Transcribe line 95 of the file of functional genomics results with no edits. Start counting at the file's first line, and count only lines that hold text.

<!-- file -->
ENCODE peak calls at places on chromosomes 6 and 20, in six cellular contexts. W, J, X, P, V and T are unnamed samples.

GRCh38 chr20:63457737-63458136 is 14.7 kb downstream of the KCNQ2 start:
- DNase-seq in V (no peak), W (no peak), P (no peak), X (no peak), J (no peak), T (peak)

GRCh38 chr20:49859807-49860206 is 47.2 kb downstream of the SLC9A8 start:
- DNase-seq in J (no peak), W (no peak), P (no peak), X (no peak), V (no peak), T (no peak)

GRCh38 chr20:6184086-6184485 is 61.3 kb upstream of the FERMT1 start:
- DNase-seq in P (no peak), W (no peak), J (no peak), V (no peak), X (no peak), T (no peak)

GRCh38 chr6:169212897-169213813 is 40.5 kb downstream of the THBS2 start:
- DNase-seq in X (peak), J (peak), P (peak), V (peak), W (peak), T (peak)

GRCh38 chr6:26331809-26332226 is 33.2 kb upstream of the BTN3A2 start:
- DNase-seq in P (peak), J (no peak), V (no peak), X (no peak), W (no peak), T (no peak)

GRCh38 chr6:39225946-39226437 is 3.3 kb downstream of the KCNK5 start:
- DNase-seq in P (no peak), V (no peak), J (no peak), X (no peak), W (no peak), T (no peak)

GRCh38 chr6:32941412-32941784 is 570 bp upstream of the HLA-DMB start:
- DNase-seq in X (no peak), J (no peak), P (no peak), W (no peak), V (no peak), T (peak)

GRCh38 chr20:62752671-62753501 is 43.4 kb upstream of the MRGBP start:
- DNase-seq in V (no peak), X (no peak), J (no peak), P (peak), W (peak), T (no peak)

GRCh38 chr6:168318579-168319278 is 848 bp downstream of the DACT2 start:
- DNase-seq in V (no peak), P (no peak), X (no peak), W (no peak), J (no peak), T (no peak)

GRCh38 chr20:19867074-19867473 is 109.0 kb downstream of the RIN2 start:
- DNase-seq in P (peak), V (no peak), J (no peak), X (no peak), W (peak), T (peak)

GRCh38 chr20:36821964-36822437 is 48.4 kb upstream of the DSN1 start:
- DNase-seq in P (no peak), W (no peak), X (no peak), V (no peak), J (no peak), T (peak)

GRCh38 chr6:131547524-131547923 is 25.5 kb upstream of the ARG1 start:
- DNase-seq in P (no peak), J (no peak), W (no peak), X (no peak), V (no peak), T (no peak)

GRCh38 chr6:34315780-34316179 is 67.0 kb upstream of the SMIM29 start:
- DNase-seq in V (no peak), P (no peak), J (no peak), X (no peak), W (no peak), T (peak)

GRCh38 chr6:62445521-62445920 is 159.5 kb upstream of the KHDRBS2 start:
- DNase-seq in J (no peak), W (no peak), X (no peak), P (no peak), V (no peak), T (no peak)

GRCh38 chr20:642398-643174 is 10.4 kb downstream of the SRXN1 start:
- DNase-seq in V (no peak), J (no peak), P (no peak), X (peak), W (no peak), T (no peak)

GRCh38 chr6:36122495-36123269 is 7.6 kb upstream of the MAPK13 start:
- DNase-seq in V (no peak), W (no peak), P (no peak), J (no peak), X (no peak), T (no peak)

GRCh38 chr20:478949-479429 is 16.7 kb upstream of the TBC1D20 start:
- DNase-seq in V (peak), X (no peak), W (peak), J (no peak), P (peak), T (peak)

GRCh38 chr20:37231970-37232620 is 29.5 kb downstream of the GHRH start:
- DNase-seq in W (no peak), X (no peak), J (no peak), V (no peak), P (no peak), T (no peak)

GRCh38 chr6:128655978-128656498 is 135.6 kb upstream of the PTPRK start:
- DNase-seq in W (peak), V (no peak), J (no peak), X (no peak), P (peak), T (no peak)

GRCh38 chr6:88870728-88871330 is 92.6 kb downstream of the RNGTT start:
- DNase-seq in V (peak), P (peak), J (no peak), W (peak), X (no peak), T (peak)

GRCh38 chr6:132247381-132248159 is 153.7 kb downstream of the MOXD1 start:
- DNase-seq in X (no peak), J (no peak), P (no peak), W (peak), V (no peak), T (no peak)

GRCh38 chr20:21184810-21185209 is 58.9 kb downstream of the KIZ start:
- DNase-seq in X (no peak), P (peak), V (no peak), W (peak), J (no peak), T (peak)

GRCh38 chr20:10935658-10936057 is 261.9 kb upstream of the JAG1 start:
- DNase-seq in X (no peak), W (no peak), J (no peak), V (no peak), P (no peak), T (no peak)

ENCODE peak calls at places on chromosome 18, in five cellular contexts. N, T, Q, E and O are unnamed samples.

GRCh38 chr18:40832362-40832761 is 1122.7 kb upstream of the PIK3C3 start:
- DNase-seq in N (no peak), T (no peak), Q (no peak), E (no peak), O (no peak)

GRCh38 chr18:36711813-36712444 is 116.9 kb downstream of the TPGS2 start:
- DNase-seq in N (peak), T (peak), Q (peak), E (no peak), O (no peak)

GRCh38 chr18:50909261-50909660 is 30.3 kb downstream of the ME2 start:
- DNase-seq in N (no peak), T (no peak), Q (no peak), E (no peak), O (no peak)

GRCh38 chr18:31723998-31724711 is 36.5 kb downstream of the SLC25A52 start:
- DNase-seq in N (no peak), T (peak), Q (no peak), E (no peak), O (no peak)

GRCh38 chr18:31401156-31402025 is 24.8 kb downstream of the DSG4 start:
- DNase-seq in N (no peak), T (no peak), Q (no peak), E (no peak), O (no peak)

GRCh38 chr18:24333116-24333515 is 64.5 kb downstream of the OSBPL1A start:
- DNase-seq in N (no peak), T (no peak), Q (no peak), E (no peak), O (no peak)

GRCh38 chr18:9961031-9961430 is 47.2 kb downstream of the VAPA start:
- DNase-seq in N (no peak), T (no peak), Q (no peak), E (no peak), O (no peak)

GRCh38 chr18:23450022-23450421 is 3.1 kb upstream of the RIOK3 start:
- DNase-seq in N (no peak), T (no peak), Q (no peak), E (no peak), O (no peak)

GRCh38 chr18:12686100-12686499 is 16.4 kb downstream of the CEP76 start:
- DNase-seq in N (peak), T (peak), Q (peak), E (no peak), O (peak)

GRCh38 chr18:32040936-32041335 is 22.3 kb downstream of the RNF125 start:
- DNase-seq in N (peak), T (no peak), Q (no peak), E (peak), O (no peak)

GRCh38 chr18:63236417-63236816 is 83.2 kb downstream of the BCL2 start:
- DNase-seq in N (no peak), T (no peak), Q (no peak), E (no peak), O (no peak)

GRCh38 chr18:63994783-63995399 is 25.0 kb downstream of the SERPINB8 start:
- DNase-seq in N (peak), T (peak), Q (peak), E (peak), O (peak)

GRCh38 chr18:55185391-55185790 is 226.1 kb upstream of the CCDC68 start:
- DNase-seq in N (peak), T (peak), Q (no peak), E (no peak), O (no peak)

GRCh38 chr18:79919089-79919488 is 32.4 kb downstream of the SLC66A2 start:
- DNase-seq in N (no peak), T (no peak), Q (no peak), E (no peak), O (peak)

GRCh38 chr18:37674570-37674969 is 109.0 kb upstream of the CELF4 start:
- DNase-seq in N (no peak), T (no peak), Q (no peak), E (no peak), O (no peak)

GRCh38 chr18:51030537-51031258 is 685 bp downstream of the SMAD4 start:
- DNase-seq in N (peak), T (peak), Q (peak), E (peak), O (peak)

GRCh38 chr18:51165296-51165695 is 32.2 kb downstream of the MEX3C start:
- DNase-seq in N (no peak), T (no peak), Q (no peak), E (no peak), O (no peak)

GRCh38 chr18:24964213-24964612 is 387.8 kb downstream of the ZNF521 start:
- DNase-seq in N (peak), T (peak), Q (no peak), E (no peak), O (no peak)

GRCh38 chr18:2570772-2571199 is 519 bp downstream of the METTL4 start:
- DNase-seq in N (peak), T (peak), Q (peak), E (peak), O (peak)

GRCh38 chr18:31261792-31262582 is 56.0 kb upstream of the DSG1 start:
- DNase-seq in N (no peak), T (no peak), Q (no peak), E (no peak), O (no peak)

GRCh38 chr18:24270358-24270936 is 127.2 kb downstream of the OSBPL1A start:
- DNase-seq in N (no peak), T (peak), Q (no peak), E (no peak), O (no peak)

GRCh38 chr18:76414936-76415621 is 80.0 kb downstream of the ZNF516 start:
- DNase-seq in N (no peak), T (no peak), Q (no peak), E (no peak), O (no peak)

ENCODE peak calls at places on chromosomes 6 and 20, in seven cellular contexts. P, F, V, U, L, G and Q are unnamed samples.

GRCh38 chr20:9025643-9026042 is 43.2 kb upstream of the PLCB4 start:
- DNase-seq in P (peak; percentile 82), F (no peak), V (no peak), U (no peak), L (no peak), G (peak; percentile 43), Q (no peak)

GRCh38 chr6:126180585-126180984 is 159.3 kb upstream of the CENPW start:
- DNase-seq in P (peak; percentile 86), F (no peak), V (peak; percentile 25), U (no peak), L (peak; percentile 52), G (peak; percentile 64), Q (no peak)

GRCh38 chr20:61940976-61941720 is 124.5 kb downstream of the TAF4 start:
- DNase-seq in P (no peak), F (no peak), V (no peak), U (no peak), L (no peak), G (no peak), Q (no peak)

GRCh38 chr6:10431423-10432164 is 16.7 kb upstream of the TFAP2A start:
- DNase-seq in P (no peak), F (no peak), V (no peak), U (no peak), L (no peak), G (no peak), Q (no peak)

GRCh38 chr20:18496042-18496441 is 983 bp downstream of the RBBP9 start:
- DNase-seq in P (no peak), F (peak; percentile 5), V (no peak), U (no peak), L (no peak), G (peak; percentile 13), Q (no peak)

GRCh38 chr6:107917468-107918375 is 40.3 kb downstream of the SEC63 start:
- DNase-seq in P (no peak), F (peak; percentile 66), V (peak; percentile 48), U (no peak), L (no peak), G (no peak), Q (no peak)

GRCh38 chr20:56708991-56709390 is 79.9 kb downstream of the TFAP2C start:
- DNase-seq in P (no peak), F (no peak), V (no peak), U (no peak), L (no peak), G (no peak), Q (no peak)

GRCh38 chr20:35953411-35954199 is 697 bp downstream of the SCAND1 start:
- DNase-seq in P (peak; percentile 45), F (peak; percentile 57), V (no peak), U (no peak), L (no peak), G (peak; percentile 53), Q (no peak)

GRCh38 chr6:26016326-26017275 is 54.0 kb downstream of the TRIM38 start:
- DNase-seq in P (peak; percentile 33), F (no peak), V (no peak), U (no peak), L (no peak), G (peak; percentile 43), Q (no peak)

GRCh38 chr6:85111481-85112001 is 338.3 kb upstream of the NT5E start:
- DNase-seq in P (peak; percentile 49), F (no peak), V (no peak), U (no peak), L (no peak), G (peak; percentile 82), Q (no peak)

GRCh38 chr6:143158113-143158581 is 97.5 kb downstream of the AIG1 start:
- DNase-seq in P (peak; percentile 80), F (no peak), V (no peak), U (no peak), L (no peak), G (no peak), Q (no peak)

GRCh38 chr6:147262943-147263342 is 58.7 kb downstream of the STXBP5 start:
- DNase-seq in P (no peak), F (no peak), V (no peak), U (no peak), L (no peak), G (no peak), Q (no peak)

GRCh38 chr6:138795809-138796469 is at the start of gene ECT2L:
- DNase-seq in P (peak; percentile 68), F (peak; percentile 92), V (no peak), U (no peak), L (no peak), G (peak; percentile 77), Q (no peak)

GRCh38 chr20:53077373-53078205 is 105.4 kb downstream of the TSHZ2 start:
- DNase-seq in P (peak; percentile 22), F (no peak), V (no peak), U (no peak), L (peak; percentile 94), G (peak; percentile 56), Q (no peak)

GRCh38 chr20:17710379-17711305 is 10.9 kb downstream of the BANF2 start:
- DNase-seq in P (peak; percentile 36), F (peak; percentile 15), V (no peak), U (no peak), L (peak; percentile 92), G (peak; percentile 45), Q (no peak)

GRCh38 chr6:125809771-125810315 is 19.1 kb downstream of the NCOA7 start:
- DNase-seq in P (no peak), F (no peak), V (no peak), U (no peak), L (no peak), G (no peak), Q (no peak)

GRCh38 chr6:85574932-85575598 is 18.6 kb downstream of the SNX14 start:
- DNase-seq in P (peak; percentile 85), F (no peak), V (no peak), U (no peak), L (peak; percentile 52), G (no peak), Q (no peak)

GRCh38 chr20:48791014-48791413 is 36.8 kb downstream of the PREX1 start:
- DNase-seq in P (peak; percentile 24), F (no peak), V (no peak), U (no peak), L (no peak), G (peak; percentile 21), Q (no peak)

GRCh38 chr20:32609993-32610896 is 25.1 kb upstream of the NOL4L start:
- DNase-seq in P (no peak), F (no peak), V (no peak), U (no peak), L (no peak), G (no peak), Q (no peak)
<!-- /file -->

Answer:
- DNase-seq in P (peak; percentile 82), F (no peak), V (no peak), U (no peak), L (no peak), G (peak; percentile 43), Q (no peak)